In MediEvil times, convicted traitors were hung, drawn and quartered. It was an agonising way to die, designed to cause maximum pain, prevent an after life for the victim and create a gruesome spectacle for the crowds to watch. Whilst death by PowerPoint may not be quite as gruesome or have as much bearing on your journey into the afterlife, it’s still an agonising experience which many of us have to endure again and again.

Given the vast wave of presentational skills advice from gurus, masters and coaches, why do so many people continue to turn PowerPoint into PowerlessPoint, thus killing their audience when they need them to be alive and engaged.  PowerPoint can be a useful presentational tool, so long as it’s used in moderation, it sits firmly in the background to your presentation, and that you adhere to 4 golden rules.


1) Always present to your audience, never the screen.

We’ve all seen it so many times: presenters who start with the best intentions, but after five minutes, they’ve stopped looking at their audience and become entranced by their own slides. It’s as if an invincible vacuum within the screen has just swallowed them up.

So what?

It’s seriously boring to watch someone under the spell of their own slides because they stop moving, they stop varying their tone and any sense of human touch becomes lost as they transform into monotone robots. Whether it’s a presentation to 100 people, or a business meeting in a cafe with a prospect and you’re using your laptop, keep your eyes firmly on your audience and stay in control of PowerPoint. If you’re not strong enough to resists it’s magnetic pull, don’t use it!


2) Guess what? It’s a VISUAL aid for a reason – make it visual!

How is it possible that there are still PowerPoint presentations in black and white with no images, but plenty of boring text? I hate to break it to you, it’s plain laziness, or a lack of organisational skills, neither of which will be attractive to prospective customers. Use colour, use relevant images, use relevant video footage and DITCH THE TEXT/BULLET POINTS. No one cares about them and no one will remember them.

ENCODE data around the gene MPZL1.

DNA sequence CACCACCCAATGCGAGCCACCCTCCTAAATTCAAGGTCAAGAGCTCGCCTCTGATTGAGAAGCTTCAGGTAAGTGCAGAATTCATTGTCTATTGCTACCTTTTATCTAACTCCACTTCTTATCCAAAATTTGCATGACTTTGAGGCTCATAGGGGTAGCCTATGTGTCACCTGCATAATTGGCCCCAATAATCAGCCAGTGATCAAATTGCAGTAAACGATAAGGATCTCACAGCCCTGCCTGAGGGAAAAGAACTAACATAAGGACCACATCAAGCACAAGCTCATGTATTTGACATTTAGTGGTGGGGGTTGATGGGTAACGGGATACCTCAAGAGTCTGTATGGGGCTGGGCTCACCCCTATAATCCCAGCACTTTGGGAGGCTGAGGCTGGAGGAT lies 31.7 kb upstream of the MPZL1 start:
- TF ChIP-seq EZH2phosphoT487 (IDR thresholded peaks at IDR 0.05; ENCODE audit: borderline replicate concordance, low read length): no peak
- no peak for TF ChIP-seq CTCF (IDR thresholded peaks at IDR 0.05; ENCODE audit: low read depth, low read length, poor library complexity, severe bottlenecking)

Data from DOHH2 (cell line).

• If the real reason for the bullet points is that you need them to keep you on track with your presentation, you don’t know your presentation well enough and that’s seriously lame!


3) Easy on the formatting 

Many moons ago, I was a member of BNI (to the uninitiated – it’s a business networking group) and each week, a member of the group was required to deliver a ten minute presentation about their business, so that the other members would be better informed as to how to refer more business to them. One week, a fellow member was chatting to me over coffee and proudly mentioned that he was really up for his ten minute presentation, partly because he’s a PowerPoint whizz.

Sadly he was such a whizz that he was able to make the text spin and bounce onto the page. As each new slide appeared, the company logo soared into place like a comet and best of all, as each slide changed, it crashed into the next one creating a mini big bang effect on PowerPoint … what a wonderful thing that out of the crashing lines and colors, a new slide was miraculously formed! Who needs god or mother nature when you have PowerPoint?

It took my attention away from the point of his presentation and rather than impress me with his human distinctiveness or how his firm could help solve my pain and/or achieve my aims, he’d instead tried to impress me with his PowerPoint tricks – I never did use his business!


4) PowerPoint = technical risk: ensure you prepare for the worst

If you choose to introduce I.T. into your presentation, you choose to introduce an added element of risk. One of my most stressful presentations came when I delivered a leadership day for 120 NHS senior managers at a top hotel. As part of my resilience work, I started by asking the audience to analyse the footage of post-match interviews with soccer coaches whose teams had just been defeated. The audience seemed really up for it but unfortunately, the sound at the super-duper venue was less keen to play ball. We tried everything and eventually, after 10 minutes of techies coming and going and large amounts of sweat pouring down my forehead, we finally got it working.

I’d been naive and hadn’t planned for what I would do if I was prevented from delivering parts of my material. If you choose to use PowerPoint and add risk to your presentation, know what you would do if the I.T. stopped working. Know how you would re-shape your presentation and how this would affect your learning outcomes, the points you want to convey, the links from one section to the next.

If on the day, it really does go pear-shaped like it did for me, give it a few minutes, then ditch it with purpose and switch to plan B.


If you would like to join NWBL our annual membership is £99, which comes with a range of benefits. The monthly events will remain FREE of charge for members, and we’ll continue to ask for a voluntary contribution of £5 for our chosen charity. Click here to find out more, including details of our upcoming Workshops. Non-Members will be charged £10 per meeting plus a voluntary contribution to our resident charities.

Membership will also include access to the BizSmart SmartRoom, a valuable resource giving you access to downloadable resources to help you grow your business, along with regular specialist webinars and blogs.

As we enter the second year of WBL, we’ll continue to collaborate with organisations across Worcestershire, continue to raise money for local causes, and continue to grow our membership. We do hope you’ll join us at the next meeting on 21st June 2016, from 10am to 12pm at Hogarths Stone Manor.

Blog post written by Andrew Pain, New Starts